Final Fantasy XV was the first entry in the series that grabbed me. The scale, the action, the characters and the urban-fantasy aesthetic all came together to make a JRPG I could sink my teeth into. One element I wasn’t all that big on, though, was Gladiolus: a character whose only real trait is “I am muscular.” Compared to the other three central boys, Gladio irritated me almost every time he spoke.
And so here we are at FFXV’s Episode Gladiolus DLC. A short mission that follows Mr. Muscles as he goes off on his own to prove himself a worthy shield for Prince Noctis. There are some impressive moments, and the mechanical changes from the core game work well, but it convinced me that Gladiolus is, for all his good looks, the worst boy. Oh, and the fact this is paid DLC stings a lot.
Episode Gladiolus takes place in the middle of the main game’s story. Following Gladio suffering an embarrassing defeat, he goes off to prove himself to the Blademaster and try and regain confidence in his own skills. The mission is dang linear, following Gladio’s trials to prove himself through a series of perilous caves and tunnels. The environments vary from “rock, rock, and yet more rock” to some of the most stunning landscapes seen in the game so far – valleys and caverns of gleaming crystals look gorgeous.
Some of the most stunning landscapes seen in the game so far
As it’s separate from the core game, Episode Gladiolus does away with almost all the JRPG elements and leans heavily onto the series’ new-found hack and slash mechanics. Gladdie has a rage meter that boosts his damage output with every block and bit of damage taken, and successful attacks will open access to devastating special attacks. He’s a lot slower than Noctis, relying on meaty broadsword swings more than flitting around the battlefield, but it feels fantastic none-the-less.
Taking Gladio away from the support of his three chums makes the hordes of enemies a real threat, and the bosses encountered can be incredibly challenging. There’s a greater focus on reading the enemy and carefully-timed parrying, conserving the few restoratives you have at your disposal for when they’re absolutely needed. This newfound focus on combat and planning over grinding levels in the core game is a nice change of pace, and Gladio’s fighting style complements it well.
Its position in the wider story doesn’t make sense
Besides a few cool fights, there really isn’t enough to Episode Gladiolus to warrant it being a paid-for DLC. It doesn’t add anything to the overall story, doesn’t add to Gladio’s wafer-thin character, and doesn’t introduce anything worthwhile to the lore. It’s the most boring of the foursome going off to do some trials that we’ve never heard of before to prove himself to someone we know nothing about for no reason other than to boost his own ego.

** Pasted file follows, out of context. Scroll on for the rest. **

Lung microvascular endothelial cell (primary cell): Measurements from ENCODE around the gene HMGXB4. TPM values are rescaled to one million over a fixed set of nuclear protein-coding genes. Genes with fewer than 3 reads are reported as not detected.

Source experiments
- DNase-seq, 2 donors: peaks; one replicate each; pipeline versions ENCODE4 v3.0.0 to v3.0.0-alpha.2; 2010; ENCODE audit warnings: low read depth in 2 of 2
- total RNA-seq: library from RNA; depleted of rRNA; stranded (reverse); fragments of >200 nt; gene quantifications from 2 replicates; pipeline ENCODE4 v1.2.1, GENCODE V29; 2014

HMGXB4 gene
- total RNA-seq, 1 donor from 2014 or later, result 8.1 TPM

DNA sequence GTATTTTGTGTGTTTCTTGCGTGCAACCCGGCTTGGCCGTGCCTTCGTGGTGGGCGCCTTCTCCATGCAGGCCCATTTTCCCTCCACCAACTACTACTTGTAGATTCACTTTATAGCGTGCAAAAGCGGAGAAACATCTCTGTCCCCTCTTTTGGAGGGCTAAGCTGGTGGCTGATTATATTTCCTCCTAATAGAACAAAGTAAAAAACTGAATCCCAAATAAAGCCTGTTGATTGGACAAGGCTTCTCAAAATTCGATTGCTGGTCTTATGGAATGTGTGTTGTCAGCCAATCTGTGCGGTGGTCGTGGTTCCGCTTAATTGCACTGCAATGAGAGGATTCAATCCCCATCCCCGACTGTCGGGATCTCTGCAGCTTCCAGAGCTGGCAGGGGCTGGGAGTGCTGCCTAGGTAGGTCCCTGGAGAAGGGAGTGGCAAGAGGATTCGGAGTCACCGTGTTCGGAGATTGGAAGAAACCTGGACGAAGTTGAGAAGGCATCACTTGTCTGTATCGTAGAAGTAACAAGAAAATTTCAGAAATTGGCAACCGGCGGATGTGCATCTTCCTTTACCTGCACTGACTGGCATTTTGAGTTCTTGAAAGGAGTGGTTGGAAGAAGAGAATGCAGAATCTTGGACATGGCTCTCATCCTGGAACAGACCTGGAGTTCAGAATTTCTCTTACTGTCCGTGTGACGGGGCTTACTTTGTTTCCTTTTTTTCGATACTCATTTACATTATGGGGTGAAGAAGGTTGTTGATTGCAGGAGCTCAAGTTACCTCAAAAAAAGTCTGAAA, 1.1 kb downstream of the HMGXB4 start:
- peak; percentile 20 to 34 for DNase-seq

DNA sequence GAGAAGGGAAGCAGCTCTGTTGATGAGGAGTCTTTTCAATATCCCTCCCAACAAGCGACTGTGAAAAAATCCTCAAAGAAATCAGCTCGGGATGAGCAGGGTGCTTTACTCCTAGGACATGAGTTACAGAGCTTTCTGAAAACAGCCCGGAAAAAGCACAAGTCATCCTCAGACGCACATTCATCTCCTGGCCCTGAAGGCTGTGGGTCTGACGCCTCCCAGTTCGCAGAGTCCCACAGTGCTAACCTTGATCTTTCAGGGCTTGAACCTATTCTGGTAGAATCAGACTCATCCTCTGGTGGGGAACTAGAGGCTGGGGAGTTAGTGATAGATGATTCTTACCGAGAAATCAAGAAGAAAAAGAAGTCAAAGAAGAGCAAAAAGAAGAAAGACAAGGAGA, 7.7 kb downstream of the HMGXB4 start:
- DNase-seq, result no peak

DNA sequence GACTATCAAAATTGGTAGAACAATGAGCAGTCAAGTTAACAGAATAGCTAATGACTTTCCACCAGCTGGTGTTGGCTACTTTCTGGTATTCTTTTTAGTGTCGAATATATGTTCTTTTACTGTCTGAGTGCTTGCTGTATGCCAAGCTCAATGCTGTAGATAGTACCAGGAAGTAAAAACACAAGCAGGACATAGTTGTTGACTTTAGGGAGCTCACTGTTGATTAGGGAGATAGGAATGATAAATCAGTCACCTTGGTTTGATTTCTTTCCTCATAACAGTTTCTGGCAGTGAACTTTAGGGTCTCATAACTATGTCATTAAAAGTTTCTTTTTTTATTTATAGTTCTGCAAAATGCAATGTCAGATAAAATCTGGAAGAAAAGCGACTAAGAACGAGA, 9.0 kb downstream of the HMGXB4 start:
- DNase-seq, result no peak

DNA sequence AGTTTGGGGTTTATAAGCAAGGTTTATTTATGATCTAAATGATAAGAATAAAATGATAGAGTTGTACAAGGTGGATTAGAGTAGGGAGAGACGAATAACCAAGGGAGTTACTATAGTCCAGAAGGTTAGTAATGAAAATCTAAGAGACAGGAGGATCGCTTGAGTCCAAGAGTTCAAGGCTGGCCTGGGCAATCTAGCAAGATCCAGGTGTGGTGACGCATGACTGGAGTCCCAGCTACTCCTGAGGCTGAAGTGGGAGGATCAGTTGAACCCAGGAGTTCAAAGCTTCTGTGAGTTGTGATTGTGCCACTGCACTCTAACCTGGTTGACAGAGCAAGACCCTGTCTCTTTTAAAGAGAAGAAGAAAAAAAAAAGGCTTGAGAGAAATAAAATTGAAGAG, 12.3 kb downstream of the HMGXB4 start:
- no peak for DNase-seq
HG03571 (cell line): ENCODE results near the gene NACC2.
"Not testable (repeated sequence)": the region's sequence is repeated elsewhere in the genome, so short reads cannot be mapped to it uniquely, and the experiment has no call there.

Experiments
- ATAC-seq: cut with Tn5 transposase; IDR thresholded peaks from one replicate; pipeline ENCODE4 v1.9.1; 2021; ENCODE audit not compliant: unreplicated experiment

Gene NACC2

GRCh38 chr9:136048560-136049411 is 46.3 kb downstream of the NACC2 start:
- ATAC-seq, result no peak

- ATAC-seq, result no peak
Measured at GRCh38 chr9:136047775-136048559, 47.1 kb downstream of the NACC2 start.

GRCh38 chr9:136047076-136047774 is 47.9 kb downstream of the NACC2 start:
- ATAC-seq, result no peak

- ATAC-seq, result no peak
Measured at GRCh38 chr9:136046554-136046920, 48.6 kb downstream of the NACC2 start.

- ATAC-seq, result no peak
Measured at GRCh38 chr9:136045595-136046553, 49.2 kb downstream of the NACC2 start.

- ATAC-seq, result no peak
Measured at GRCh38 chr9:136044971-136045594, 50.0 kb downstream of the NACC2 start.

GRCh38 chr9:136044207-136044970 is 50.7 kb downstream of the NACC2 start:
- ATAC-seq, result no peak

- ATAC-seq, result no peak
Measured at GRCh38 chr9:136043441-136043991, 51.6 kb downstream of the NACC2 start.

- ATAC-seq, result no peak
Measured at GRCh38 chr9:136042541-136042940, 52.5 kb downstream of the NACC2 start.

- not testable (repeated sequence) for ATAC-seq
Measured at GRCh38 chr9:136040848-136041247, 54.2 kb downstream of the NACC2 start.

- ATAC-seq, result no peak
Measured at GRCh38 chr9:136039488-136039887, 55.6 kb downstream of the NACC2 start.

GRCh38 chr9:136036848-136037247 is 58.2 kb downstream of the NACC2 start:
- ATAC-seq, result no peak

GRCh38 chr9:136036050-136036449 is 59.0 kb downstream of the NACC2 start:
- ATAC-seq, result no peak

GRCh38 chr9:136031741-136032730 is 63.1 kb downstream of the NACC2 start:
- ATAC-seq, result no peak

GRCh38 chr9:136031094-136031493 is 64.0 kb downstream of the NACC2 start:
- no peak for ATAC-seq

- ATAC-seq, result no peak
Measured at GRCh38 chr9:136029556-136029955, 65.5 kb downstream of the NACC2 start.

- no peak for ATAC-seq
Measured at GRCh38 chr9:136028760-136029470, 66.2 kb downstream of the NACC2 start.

What’s worse is that Gladio decided this is obviously the best thing for him to do, despite his closest friend, the person he is duty-bound to protect, being in the biggest danger he has ever been in. Its position in the wider story doesn’t make sense, and it directly contradicts Gladio’s cool, level-headed personality.
Worst of all is how cut-content the whole affair feels. Ever since the main game’s launch, at the point where the DLC is meant to happen, Gladiolus will trot up to Noctis and say “yo, I need to go deal with some stuff” and then bugger off for an entire mission (a mission that is significant story-wise, too). He then returns with a new scar and vague hints at what took place, and then the story continues like absolutely nothing happened.
Later on, the newly-added (as a free update) alternative path for Chapter XIII, a path that follows Gladio and Ignis and utilises the DLC’s mechanics, serves as an ad, complete with a “play more of this with Episode Gladiolus” pop-up at its completion. I’d have been okay with this obvious “get ready to buy more story, player!”, immersion-killing moment had the story been worth a damn, but it wasn’t.
Episode Gladiolus is DLC you can safely skip. While the new combat mechanics are neat, and there are some cool bosses to face off against, how it fits into FFXV – from its lack of plot significance to literal “buy the DLC now!” pop-ups over the course of the game – reek of the worst kind of DLC this side of pay-to-win. Sorry Gladio. You’re nice to look at, but not much else.
A copy of this DLC was purchased by the reviewer.
Platform: PlayStation 4 [Reviewed]/Xbox One
Developer/Publisher: Square Enix
Release date: Out Now
- Great environments.
- Meaty combat.
- Challenging bosses.
- Very short and linear.
- No character or story development.
- Feels like cut content.
The fresh combat and stunning environments don’t make up for a small and inconsequential piece of DLC that really should’ve been part of the main game.